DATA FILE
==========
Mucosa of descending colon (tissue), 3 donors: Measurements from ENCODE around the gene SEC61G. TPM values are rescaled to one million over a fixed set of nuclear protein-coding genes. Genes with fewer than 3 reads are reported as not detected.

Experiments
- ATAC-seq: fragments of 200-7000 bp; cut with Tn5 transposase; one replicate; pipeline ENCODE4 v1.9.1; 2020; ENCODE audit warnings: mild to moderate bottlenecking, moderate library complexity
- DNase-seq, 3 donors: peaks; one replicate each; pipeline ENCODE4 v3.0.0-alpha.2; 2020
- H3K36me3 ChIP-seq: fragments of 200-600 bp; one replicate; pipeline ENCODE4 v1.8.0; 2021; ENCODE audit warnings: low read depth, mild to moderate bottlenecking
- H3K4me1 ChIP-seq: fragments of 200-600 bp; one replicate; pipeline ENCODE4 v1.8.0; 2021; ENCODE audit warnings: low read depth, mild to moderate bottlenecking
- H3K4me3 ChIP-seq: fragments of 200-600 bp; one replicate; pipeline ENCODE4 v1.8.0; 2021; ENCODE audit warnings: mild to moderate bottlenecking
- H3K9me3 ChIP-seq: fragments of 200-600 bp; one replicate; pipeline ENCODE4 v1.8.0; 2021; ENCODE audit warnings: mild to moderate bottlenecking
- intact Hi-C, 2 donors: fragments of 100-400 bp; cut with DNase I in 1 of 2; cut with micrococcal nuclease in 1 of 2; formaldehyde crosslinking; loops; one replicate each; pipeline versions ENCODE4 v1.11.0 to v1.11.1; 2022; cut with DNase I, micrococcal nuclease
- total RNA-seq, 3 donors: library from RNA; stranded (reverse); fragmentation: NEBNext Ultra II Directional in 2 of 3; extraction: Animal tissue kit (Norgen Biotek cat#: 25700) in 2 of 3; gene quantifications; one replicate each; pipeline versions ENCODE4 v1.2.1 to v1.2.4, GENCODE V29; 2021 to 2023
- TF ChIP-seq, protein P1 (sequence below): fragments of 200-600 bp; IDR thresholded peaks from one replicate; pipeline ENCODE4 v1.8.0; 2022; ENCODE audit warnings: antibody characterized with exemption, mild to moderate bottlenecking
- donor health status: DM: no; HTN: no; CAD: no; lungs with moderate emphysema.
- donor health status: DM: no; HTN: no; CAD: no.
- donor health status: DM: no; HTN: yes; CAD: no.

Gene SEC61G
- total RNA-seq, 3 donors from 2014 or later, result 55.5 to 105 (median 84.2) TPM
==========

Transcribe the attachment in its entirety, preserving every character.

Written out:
Mucosa of descending colon (tissue), 3 donors: Measurements from ENCODE around the gene SEC61G. TPM values are rescaled to one million over a fixed set of nuclear protein-coding genes. Genes with fewer than 3 reads are reported as not detected.

Experiments
- ATAC-seq: fragments of 200-7000 bp; cut with Tn5 transposase; one replicate; pipeline ENCODE4 v1.9.1; 2020; ENCODE audit warnings: mild to moderate bottlenecking, moderate library complexity
- DNase-seq, 3 donors: peaks; one replicate each; pipeline ENCODE4 v3.0.0-alpha.2; 2020
- H3K36me3 ChIP-seq: fragments of 200-600 bp; one replicate; pipeline ENCODE4 v1.8.0; 2021; ENCODE audit warnings: low read depth, mild to moderate bottlenecking
- H3K4me1 ChIP-seq: fragments of 200-600 bp; one replicate; pipeline ENCODE4 v1.8.0; 2021; ENCODE audit warnings: low read depth, mild to moderate bottlenecking
- H3K4me3 ChIP-seq: fragments of 200-600 bp; one replicate; pipeline ENCODE4 v1.8.0; 2021; ENCODE audit warnings: mild to moderate bottlenecking
- H3K9me3 ChIP-seq: fragments of 200-600 bp; one replicate; pipeline ENCODE4 v1.8.0; 2021; ENCODE audit warnings: mild to moderate bottlenecking
- intact Hi-C, 2 donors: fragments of 100-400 bp; cut with DNase I in 1 of 2; cut with micrococcal nuclease in 1 of 2; formaldehyde crosslinking; loops; one replicate each; pipeline versions ENCODE4 v1.11.0 to v1.11.1; 2022; cut with DNase I, micrococcal nuclease
- total RNA-seq, 3 donors: library from RNA; stranded (reverse); fragmentation: NEBNext Ultra II Directional in 2 of 3; extraction: Animal tissue kit (Norgen Biotek cat#: 25700) in 2 of 3; gene quantifications; one replicate each; pipeline versions ENCODE4 v1.2.1 to v1.2.4, GENCODE V29; 2021 to 2023
- TF ChIP-seq, protein P1 (sequence below): fragments of 200-600 bp; IDR thresholded peaks from one replicate; pipeline ENCODE4 v1.8.0; 2022; ENCODE audit warnings: antibody characterized with exemption, mild to moderate bottlenecking
- donor health status: DM: no; HTN: no; CAD: no; lungs with moderate emphysema.
- donor health status: DM: no; HTN: no; CAD: no.
- donor health status: DM: no; HTN: yes; CAD: no.

Gene SEC61G
- total RNA-seq, 3 donors from 2014 or later, result 55.5 to 105 (median 84.2) TPM